Labour has pledged to keep free TV licences for over-75s if it wins power in the 12 December general election.
The BBC has said from 2020 only those on pension credit will qualify, after it was made responsible for funding them under the charter agreement.
Shadow culture secretary Tom Watson said the removal of the benefit was “utterly callous”.
It has also been reported that Boris Johnson is looking to save the perk, as part of his election campaign.
According to the Sun on Sunday, the prime minister has ordered officials to find a way to ensure no over 75s would need to pay as a “priority”.
The BBC and the government have come under fierce criticism over the move to scrap free licences to all people aged over 75, which was announced in June.
The decision came after the government made the BBC shoulder the cost of the benefit as part of its funding settlement.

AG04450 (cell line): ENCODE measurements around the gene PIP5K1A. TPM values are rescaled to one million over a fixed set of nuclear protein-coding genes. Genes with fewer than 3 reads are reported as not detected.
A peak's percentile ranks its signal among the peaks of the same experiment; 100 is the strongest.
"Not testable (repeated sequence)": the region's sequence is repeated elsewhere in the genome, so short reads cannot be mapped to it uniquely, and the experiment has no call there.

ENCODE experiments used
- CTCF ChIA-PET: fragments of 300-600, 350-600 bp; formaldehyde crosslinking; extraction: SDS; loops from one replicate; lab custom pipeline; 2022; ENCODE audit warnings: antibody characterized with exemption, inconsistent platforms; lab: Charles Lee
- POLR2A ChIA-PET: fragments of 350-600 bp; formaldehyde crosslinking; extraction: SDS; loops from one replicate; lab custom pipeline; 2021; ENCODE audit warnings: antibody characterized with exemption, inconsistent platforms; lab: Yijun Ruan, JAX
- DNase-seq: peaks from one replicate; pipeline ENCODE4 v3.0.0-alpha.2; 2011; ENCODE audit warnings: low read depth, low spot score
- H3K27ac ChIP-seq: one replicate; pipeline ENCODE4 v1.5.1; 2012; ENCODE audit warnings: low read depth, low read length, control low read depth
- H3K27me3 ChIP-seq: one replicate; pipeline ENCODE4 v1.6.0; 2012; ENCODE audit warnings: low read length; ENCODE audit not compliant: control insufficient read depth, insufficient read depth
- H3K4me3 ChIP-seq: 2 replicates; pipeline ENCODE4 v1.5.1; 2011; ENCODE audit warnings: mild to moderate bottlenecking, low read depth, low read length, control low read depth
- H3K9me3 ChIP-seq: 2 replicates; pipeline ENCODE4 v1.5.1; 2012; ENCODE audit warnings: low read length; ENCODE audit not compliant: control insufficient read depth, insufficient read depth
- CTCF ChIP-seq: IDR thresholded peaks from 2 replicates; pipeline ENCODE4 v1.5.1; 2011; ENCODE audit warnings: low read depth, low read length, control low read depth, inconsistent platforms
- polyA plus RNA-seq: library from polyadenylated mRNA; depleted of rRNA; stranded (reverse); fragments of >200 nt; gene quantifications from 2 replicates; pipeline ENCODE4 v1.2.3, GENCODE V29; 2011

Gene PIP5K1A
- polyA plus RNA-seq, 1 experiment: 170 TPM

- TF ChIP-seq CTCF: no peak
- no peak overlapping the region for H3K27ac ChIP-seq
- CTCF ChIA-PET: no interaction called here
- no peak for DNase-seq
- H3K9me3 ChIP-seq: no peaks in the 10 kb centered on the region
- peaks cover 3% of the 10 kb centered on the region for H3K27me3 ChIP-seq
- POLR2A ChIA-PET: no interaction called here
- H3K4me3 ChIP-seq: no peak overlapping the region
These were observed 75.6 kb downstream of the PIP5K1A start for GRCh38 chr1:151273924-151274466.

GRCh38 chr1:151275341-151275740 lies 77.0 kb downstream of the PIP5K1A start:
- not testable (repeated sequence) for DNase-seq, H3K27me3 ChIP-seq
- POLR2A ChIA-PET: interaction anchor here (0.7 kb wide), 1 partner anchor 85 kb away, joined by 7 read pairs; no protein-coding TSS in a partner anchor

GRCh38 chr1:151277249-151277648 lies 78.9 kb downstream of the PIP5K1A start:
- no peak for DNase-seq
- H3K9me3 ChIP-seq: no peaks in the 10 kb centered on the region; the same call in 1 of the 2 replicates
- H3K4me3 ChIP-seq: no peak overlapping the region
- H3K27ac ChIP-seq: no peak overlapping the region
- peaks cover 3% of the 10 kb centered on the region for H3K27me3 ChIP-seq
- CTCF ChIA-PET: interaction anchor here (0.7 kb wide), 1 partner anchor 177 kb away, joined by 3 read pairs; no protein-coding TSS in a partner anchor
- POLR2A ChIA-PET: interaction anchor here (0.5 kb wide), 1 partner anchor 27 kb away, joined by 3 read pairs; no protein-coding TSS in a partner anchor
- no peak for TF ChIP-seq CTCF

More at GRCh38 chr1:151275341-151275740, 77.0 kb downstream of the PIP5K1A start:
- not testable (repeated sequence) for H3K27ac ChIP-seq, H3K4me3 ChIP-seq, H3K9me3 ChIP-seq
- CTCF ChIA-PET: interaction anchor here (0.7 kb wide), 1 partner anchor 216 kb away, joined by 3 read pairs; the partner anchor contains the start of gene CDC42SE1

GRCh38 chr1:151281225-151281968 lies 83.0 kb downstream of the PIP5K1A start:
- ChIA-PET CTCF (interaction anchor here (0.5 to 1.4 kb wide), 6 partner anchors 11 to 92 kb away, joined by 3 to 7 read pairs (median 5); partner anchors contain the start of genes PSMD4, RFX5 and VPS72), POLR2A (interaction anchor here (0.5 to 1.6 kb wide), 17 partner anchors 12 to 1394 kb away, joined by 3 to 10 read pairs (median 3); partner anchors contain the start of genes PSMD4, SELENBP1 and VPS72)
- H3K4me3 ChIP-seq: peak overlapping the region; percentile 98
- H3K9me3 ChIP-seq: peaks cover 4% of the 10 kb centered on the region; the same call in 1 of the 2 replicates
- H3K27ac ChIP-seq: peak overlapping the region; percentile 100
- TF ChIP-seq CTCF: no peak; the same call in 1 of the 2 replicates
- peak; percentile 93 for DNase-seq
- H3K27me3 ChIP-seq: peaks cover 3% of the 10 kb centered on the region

The corporation said retaining the benefit for all over-75s would have cost £745m – a fifth of the BBC’s budget – by 2021-22 and led to “unprecedented closures”.
Mr Watson, who is also Labour’s deputy leader, said: “Four in 10 older people say the TV is their main source of company, but from next year 3.7 million older people will lose their free TV licence.
“It’s disgraceful. Our message is clear – vote Labour to save free TV licences.”
Last month, a committee of MPs urged both the BBC and government to find a way to keep the benefit.